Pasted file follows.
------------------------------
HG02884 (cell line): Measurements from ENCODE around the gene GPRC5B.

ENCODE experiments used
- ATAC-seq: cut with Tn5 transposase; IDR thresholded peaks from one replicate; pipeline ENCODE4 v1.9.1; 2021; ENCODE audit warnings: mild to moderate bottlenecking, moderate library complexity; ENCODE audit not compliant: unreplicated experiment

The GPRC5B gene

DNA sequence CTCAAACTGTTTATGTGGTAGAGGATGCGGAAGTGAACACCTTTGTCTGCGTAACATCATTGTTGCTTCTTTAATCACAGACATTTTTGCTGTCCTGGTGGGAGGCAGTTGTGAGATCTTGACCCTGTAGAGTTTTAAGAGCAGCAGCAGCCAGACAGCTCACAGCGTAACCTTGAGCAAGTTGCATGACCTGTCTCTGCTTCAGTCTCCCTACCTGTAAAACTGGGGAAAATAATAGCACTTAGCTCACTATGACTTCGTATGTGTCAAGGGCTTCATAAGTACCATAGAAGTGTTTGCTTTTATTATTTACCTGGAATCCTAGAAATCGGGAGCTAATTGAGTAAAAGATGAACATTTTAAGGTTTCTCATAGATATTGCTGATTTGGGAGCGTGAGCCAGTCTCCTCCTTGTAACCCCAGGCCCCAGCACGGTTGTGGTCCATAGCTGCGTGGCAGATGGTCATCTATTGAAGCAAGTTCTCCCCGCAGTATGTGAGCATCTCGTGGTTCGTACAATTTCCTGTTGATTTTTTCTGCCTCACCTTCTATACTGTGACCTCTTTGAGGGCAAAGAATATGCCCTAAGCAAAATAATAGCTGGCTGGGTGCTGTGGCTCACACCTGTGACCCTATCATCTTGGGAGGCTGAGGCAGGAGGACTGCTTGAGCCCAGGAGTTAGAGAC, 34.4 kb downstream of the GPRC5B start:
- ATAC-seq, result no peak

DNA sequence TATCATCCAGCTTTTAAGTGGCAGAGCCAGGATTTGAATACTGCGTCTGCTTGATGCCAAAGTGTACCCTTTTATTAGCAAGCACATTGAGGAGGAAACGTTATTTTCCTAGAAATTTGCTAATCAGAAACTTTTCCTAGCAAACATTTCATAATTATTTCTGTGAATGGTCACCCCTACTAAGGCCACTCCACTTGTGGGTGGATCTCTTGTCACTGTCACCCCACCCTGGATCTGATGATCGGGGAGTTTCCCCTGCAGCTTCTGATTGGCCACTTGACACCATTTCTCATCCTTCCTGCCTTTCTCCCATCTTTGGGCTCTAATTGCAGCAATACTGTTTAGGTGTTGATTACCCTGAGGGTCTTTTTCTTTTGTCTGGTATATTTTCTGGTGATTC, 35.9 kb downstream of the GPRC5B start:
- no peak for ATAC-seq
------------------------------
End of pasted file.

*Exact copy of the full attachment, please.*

HG02884 (cell line): Measurements from ENCODE around the gene GPRC5B.

ENCODE experiments used
- ATAC-seq: cut with Tn5 transposase; IDR thresholded peaks from one replicate; pipeline ENCODE4 v1.9.1; 2021; ENCODE audit warnings: mild to moderate bottlenecking, moderate library complexity; ENCODE audit not compliant: unreplicated experiment

The GPRC5B gene

DNA sequence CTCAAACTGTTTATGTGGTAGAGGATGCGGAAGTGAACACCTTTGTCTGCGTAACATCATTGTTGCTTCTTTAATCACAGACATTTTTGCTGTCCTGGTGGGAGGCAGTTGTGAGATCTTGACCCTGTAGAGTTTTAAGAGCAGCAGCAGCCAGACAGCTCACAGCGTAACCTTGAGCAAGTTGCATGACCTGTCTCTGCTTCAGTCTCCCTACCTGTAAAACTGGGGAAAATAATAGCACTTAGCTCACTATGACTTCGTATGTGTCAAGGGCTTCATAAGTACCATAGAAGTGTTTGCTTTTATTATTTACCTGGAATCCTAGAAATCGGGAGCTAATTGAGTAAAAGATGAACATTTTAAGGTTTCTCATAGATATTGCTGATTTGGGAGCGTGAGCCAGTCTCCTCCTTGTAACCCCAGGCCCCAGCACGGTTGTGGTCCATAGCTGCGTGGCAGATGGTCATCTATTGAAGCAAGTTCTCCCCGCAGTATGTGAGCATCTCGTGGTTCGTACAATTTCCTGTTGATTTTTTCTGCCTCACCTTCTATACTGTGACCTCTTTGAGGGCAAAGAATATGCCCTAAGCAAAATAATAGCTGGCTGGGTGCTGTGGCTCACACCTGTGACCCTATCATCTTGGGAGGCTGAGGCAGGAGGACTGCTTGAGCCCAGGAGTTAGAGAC, 34.4 kb downstream of the GPRC5B start:
- ATAC-seq, result no peak

DNA sequence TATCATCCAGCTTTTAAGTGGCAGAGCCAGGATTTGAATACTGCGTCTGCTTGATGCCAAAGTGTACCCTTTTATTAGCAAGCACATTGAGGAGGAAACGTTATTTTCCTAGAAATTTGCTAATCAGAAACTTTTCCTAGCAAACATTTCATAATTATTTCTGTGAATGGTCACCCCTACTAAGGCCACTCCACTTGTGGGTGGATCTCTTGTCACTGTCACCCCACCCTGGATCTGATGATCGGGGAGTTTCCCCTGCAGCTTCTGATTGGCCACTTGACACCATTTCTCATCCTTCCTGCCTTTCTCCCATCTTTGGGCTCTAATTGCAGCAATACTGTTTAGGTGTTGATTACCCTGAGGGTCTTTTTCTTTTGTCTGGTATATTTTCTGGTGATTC, 35.9 kb downstream of the GPRC5B start:
- no peak for ATAC-seq